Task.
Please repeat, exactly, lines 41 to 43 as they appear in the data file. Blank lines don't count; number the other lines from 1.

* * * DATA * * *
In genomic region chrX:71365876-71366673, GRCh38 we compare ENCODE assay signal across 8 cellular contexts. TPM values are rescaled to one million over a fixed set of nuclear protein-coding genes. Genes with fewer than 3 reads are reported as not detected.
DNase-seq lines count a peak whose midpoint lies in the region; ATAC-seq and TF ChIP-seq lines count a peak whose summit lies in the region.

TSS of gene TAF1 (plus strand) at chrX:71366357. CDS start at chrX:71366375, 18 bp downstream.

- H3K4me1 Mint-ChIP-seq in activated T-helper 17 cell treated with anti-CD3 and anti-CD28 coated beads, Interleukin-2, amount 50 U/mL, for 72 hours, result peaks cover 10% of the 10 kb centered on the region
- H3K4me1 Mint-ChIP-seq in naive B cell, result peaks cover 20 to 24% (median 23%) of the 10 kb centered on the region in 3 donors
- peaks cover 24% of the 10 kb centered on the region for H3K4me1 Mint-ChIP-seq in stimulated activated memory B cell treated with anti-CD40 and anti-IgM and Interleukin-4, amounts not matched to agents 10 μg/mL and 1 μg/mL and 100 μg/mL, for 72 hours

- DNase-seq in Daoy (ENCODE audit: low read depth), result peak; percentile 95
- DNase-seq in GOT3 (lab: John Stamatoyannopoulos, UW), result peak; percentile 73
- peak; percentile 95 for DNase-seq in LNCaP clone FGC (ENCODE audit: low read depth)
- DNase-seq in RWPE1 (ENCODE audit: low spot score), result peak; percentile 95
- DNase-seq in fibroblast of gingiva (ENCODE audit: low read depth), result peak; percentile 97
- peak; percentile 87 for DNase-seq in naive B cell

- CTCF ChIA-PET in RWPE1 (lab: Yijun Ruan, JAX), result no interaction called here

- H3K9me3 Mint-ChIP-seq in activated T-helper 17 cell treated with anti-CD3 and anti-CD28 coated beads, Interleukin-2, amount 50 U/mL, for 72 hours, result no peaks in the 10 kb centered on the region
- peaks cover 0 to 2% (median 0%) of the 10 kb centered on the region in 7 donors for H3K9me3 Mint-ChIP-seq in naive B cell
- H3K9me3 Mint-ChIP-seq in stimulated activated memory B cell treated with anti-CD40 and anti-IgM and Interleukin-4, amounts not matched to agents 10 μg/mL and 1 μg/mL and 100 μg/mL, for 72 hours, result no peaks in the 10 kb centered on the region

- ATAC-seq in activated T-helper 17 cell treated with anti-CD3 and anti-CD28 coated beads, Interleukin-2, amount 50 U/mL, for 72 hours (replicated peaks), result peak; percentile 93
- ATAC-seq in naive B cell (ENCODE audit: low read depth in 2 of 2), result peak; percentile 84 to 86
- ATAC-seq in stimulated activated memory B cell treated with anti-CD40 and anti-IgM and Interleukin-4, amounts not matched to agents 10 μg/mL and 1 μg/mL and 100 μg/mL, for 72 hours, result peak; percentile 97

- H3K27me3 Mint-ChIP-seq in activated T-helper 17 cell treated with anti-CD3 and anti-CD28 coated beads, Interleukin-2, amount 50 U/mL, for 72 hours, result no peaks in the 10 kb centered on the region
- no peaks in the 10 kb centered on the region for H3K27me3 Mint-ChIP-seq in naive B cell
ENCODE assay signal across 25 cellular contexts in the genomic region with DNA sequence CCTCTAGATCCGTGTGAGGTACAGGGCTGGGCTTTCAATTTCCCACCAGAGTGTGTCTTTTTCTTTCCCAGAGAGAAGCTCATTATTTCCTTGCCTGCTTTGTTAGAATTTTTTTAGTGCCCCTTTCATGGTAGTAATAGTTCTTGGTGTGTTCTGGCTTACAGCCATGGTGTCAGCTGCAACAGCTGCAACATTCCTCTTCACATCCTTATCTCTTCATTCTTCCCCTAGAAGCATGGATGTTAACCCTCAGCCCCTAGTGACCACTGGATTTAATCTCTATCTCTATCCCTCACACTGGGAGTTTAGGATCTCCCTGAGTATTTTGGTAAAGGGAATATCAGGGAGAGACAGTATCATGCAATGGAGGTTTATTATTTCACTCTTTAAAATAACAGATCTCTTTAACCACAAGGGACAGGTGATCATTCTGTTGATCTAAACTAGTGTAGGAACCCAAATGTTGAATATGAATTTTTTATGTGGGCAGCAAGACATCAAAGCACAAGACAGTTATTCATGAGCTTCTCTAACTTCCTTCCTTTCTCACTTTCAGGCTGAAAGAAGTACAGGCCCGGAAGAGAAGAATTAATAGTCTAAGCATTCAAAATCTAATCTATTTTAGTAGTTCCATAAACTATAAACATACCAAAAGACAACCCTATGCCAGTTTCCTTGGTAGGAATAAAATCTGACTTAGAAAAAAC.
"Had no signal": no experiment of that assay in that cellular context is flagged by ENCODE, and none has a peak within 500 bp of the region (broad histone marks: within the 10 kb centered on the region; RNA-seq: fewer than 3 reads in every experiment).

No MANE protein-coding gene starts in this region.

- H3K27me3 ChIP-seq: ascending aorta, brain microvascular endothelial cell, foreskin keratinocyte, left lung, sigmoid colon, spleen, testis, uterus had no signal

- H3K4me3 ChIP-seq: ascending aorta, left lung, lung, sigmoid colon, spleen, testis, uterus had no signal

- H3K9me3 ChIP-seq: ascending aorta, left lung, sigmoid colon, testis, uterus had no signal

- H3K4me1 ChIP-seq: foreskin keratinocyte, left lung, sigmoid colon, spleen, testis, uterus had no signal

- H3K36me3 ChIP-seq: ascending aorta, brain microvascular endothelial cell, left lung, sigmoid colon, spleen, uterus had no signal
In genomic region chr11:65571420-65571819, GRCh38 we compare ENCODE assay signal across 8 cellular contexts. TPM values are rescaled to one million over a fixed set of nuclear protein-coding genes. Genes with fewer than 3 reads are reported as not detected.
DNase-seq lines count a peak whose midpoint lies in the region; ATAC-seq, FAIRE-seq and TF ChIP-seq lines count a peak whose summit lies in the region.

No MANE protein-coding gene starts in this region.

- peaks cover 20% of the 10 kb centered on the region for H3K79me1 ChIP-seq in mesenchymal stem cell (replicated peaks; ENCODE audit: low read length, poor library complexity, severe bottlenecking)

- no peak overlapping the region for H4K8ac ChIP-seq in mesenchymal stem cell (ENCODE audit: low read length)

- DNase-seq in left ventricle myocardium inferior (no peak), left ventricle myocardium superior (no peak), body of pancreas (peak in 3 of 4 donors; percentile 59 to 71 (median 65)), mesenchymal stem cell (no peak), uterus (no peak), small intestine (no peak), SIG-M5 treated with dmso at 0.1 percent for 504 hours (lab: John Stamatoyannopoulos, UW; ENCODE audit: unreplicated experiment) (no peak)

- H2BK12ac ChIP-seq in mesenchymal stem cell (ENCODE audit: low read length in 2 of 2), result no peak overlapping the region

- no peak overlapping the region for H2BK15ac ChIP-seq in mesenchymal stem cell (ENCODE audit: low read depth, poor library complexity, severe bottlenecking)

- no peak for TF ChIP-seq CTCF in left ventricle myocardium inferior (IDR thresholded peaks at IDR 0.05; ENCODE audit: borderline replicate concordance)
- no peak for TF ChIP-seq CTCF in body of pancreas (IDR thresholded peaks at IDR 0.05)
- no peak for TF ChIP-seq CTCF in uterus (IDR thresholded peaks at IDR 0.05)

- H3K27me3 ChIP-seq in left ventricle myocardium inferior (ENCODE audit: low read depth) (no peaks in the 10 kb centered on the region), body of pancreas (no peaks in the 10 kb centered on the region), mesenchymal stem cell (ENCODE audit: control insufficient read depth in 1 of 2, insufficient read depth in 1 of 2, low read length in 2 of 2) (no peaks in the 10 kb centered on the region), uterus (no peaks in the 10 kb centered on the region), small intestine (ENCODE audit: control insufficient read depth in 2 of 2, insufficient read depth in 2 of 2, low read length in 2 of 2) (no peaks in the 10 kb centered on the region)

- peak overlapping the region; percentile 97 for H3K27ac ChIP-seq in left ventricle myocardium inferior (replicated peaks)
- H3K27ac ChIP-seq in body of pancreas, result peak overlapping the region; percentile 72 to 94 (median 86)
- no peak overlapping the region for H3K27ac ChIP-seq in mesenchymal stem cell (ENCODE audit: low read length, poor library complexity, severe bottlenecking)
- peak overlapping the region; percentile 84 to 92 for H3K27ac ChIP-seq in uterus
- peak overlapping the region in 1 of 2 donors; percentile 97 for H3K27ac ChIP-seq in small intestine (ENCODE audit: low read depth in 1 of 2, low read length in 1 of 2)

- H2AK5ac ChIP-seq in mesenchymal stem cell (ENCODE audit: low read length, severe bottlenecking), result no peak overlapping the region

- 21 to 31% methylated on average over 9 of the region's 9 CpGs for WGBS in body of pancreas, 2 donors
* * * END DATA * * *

- H3K27me3 ChIP-seq in left ventricle myocardium inferior (ENCODE audit: low read depth) (no peaks in the 10 kb centered on the region), body of pancreas (no peaks in the 10 kb centered on the region), mesenchymal stem cell (ENCODE audit: control insufficient read depth in 1 of 2, insufficient read depth in 1 of 2, low read length in 2 of 2) (no peaks in the 10 kb centered on the region), uterus (no peaks in the 10 kb centered on the region), small intestine (ENCODE audit: control insufficient read depth in 2 of 2, insufficient read depth in 2 of 2, low read length in 2 of 2) (no peaks in the 10 kb centered on the region)

- peak overlapping the region; percentile 97 for H3K27ac ChIP-seq in left ventricle myocardium inferior (replicated peaks)
- H3K27ac ChIP-seq in body of pancreas, result peak overlapping the region; percentile 72 to 94 (median 86)